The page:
President Jacob Zuma answers question in the National Assembly on Thursday. Picture: TREVOR SAMSON
President Jacob Zuma answers question in the National Assembly last year. Picture: TREVOR SAMSON

IF PRESIDENT Jacob Zuma gives an indication of impending government spending cuts and hints at tax hikes when he delivers his state of the nation address on Thursday, these overtures could offer support to the rand.

This is especially the case in a week when global developments could bring the local currency under pressure, say economists.

Such pressure is expected because of US and Chinese economic data coming out this week.

On Wednesday, Federal Reserve chairwoman Janet Yellen will address Congress and the contents of her speech are expected to have a bearing on the rand exchange rate.

So a meaningful address by Mr Zuma could help offset some of the pressures on the rand.

When weak, the rand stokes up inflation and encourages interest-rate hikes. So any rand strength is welcome as this helps ease the pressure on the Reserve Bank to lift interest rates.

Efficient Group chief economist Dawie Roodt says it is the president’s responsibility to give a glimpse into the budget and outline plans for the year. The budget will be tabled by Finance Minister Pravin Gordhan on Wednesday February 24.

Markets may welcome an announcement on the need to change labour legislation and liberalise trade, however any state spending cuts would the most positive support for the rand, said Mr Roodt.

"If Mr Zuma talks about cutting spending on current expenditure, especially on the wage bill, and hints at tax increases, the rand will do better."

Lefika Securities economist Colen Garrow said that although 2016’s state of the nation address would be more market-moving than previous ones, it was unlikely that Mr Zuma would release any detailed information on the budget.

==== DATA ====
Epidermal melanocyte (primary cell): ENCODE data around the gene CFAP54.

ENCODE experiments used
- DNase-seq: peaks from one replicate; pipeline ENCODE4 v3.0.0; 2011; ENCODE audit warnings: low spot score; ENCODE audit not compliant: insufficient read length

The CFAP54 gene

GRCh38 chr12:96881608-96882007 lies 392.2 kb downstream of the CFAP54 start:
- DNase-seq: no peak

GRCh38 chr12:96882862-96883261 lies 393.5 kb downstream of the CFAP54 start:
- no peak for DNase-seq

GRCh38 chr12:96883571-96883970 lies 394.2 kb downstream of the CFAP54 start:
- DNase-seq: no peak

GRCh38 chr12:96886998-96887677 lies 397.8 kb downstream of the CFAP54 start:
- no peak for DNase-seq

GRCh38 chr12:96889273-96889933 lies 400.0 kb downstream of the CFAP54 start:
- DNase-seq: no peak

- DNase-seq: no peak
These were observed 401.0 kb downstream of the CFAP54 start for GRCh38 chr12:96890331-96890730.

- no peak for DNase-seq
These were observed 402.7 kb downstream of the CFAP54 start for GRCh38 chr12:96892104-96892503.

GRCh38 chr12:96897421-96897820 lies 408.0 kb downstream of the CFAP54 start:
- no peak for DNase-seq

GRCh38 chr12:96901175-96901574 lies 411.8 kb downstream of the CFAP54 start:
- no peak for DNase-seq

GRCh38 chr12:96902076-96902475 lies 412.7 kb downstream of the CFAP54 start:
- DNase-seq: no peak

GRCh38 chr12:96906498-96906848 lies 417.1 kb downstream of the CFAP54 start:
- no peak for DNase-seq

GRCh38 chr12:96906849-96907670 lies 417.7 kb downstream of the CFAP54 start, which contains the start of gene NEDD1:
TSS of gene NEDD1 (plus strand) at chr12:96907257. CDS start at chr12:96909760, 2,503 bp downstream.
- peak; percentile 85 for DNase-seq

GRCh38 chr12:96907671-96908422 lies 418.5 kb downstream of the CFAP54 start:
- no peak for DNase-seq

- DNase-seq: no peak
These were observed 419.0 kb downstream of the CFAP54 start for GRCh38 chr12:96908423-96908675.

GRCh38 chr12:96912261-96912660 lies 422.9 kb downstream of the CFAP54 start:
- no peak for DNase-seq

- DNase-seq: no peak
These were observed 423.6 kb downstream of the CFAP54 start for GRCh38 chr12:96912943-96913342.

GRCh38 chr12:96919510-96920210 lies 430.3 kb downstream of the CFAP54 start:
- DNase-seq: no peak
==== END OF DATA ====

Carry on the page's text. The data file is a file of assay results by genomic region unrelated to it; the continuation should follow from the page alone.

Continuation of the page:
The address will be watched more closely because of the poor state of the economy, low private sector investment and the unpromising growth in household spending, the mainstay of economic growth in previous years, is decelerating.

Despite recent statements by policy makers over the need for bold steps to grow the economy, an unconvinced Mr Garrow said: "If current policy makers had any plan to steer the economy onto a more sustainable economic path, this would have been flagged to financial markets by now."

Markets were seeking guidance on whether there are any plans to arrest the weakness in the economy and to reverse the recessionary incline it is currently experiencing, said Mr Garrow.

The World Bank estimates that South Africa needs growth in excess of 7% from 2018 to address high unemployment and poverty. This is higher than the 5.4% growth target set out in the National Development Plan.

The Reserve Bank changed its growth forecast to 0.9% for 2016, down from 1.5%. The Bank predicts that South Africa will grow 1.6% in 2017, down from a previous 2.1% forecast.

The International Monetary Fund predicts that the country will experience 0.7% in 2016 and 1.8% in 2017.

Rating agency Moody’s warned last week that weak economic growth and lower tax revenues were credit negative. Many economists have interpreted this to mean that a sovereign credit rating downgrade was possible if growth, and other concerns raised by the rating agencies including a large budget deficit, were not addressed.